Calgary Flames: Five Burning Questions for 2009-10
There are a few questions surrounding the Calgary Flames as they prepare to celebrate their 30th year in Alberta, the answers to which could have a big impact on the mood of the party.
While captain Jarome Iginla, hard-hitting defenseman Dion Phaneuf, and cool-as-ice goalie Miikka Kiprusoff are back for another season, they’ll be joined by plenty of new faces, some of which are a bit familiar.
How will the team play under another Sutter?
Former Devils Head Coach Brent Sutter returned home this summer, where he will have the same position with the Flames. He replaces Mike Keenan, whose “Iron” fist appeared to weigh too heavily on his players in his two seasons behind the bench.
Sutter takes over a team which has lacked a solid identity since his brother, who remains
at his post as general manager, last coached the club in 2006. Continuing in Darryl’s footsteps, Brent is looking to re-instill a rigid structure of hard work and discipline that the team can fall back on during those inevitable road bumps on the road to the playoffs.
This systematic play is one of the main reasons New Jersey hired Sutter. Like Calgary, the club has been known more for its solid defense and grind-it-out game than its ability to create offense.
Sutter admits that the team is “going to have some tough nights,” adding, “but it can't be because your structure failed you.”
The team should thrive under the direction of its new coach, whose game plan will provide a solid foundation for the players to build on, especially another Albertan making a homecoming of his own.
Is Bouwmeester the final piece to the Cup puzzle?
After the Anaheim Ducks fell to the Edmonton Oilers in the 2006 Western Conference Finals, GM Brian Burke felt that the team just needed another big presence on the blueline to put them over the top. A year later, Chris Pronger was lifting the Stanley Cup with his new teammates.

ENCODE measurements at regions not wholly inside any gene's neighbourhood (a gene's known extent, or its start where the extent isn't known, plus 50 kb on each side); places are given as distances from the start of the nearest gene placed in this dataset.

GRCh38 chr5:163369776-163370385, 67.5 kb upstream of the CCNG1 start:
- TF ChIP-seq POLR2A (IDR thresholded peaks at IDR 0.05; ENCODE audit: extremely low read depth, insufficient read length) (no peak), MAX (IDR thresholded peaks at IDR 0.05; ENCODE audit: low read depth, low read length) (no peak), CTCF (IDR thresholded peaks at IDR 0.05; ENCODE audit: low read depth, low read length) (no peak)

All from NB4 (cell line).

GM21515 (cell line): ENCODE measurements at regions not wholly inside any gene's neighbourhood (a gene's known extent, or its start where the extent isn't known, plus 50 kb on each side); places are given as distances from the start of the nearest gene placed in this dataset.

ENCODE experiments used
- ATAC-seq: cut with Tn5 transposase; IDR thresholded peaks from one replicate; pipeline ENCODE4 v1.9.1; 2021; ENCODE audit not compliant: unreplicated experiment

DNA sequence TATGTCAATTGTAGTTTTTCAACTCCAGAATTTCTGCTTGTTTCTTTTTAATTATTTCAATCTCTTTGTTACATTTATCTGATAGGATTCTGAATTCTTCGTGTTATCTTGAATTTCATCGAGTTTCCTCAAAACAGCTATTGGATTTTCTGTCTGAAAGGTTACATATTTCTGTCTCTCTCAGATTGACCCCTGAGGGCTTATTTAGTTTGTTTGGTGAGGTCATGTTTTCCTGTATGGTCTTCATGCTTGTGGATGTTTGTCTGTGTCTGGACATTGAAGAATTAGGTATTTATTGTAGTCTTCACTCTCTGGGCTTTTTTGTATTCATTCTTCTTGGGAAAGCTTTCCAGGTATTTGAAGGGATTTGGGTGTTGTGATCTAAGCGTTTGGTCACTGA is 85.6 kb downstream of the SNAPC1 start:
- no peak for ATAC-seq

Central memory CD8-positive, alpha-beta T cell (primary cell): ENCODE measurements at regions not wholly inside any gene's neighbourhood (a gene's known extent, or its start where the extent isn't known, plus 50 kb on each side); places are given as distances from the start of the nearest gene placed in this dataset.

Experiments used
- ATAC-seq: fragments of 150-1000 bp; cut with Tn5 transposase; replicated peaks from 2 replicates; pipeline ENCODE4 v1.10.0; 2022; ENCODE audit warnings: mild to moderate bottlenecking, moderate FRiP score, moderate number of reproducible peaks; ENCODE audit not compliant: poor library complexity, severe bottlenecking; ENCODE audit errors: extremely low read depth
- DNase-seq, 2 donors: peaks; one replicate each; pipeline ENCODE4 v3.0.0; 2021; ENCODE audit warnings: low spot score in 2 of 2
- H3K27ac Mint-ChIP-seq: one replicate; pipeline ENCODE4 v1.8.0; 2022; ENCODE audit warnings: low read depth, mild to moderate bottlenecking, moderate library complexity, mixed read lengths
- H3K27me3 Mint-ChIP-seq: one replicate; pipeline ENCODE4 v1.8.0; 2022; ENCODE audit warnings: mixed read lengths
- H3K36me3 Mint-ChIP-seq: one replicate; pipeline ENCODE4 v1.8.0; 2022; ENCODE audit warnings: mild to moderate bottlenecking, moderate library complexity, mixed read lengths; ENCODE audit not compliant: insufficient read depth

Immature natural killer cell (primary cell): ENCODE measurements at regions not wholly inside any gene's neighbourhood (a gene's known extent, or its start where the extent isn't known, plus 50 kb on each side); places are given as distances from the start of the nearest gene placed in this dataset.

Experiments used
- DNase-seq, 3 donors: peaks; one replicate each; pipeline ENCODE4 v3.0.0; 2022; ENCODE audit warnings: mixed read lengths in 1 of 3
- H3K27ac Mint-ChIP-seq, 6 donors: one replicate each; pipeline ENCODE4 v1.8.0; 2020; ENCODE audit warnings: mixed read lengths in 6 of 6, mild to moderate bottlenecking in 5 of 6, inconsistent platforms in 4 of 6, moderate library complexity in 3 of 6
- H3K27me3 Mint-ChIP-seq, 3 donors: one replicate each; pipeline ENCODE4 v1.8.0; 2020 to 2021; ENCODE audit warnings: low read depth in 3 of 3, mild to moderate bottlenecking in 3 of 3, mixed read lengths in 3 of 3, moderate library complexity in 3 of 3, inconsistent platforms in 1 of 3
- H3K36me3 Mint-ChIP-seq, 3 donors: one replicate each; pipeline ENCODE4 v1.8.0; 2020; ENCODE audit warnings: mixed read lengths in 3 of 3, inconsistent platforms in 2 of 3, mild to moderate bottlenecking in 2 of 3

Darryl Sutter hopes that the addition of Jay Bouwmeester, who he acquired from Florida by sending Jordan Leopold and a 3rd-rounder in 2009 southeast, will have the same effect.
The 6’4”, 212-pounder can play both sides of the puck. In his own zone, he can shut down the opposition by using his strength to out-muscle attackers and by blocking their shots. He also uses his strong hockey sense to know when to join the rush, which his superior skating ability allows him to do quite quickly.
Along with Phaneuf, Robyn Regehr, and Cory Sarich, “J-Bo” gives the Flames a top-four that may even rival the one of the aforementioned 2007 Ducks.
This squad should not only contribute on the scoreboard, but also help the man in the blue paint behind them, who enters the season with a question that has nagged him for several years now.
Will Kiprusoff’s steady decline continue?
After Miikka Kiprusoff arrived from San Jose midway through the 2003-04 season, it didn’t take long for fans to declare the trade that sent only a 2nd-rounder in 2005 the other way a steal for the boys in red. “Kipper” finished that year with 24 W, 4 SO, a 1.69 GAA, and a .933 SV% in only 38 games.
Since that sparkling debut, however, his goals-against average has increased and his save percentage has decreased each season. That’s four straight years of worsening statistical outputs.